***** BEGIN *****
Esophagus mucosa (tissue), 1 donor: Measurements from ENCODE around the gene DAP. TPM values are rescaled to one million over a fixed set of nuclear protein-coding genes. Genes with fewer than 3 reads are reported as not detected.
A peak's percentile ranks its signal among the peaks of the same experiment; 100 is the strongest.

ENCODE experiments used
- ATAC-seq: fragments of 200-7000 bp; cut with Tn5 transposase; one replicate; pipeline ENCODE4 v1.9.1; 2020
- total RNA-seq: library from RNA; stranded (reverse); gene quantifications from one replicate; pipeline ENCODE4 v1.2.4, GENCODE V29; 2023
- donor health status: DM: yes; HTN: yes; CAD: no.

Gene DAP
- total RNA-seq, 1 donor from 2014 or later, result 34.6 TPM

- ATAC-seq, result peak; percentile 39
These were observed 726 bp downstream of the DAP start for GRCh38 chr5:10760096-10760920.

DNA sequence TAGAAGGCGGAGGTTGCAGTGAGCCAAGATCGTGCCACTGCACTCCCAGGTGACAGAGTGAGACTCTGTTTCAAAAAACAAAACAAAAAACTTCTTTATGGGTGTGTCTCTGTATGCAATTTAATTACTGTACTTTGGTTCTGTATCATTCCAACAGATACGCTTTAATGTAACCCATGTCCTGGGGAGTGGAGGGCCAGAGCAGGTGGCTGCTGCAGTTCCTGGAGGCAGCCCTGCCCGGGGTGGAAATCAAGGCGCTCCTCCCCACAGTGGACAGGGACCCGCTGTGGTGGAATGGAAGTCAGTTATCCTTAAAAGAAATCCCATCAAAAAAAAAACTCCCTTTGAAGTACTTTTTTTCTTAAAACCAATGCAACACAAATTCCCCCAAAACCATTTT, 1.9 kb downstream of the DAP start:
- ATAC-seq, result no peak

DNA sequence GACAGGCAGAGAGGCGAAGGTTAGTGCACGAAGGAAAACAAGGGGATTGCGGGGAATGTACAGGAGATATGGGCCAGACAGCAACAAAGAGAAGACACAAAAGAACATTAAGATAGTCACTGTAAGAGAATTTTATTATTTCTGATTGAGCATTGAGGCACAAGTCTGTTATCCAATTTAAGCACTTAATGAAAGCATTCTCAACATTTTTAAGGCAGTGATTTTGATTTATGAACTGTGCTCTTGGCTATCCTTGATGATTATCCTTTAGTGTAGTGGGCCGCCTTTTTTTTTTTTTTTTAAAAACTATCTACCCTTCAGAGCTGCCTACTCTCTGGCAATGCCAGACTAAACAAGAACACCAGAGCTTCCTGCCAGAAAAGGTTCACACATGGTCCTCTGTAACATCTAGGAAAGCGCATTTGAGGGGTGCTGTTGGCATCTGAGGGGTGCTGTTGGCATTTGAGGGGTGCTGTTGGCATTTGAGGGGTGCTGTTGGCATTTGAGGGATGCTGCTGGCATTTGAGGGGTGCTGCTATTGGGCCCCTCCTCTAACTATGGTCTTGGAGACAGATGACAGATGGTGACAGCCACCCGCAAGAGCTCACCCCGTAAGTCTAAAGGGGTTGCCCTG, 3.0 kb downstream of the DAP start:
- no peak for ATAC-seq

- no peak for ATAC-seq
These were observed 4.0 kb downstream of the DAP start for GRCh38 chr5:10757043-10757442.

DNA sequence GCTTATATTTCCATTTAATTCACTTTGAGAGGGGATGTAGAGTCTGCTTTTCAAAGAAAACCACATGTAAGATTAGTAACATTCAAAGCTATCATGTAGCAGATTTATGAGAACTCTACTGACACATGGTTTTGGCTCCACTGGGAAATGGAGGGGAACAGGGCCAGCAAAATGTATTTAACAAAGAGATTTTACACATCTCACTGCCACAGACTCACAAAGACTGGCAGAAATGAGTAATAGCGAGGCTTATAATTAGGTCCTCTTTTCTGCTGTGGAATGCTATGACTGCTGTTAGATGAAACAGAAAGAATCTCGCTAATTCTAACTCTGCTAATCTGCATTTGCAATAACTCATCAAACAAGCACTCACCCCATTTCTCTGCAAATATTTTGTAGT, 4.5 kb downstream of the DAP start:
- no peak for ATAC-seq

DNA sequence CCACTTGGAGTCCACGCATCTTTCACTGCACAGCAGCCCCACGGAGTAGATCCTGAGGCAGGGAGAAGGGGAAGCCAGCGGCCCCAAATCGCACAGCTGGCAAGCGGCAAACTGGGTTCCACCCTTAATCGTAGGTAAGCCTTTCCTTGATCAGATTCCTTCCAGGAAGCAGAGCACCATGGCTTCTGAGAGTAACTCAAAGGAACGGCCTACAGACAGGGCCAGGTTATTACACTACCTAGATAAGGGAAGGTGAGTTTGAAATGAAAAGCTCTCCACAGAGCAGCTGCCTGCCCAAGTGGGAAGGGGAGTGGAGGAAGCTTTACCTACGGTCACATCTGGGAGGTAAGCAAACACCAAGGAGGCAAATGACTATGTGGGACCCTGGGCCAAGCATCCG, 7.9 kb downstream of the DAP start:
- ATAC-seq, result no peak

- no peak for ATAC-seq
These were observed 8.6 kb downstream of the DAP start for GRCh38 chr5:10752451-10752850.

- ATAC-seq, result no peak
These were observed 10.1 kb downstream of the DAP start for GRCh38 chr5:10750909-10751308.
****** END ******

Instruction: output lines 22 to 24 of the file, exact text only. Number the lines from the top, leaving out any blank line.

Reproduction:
These were observed 8.6 kb downstream of the DAP start for GRCh38 chr5:10752451-10752850.

- ATAC-seq, result no peak
These were observed 10.1 kb downstream of the DAP start for GRCh38 chr5:10750909-10751308.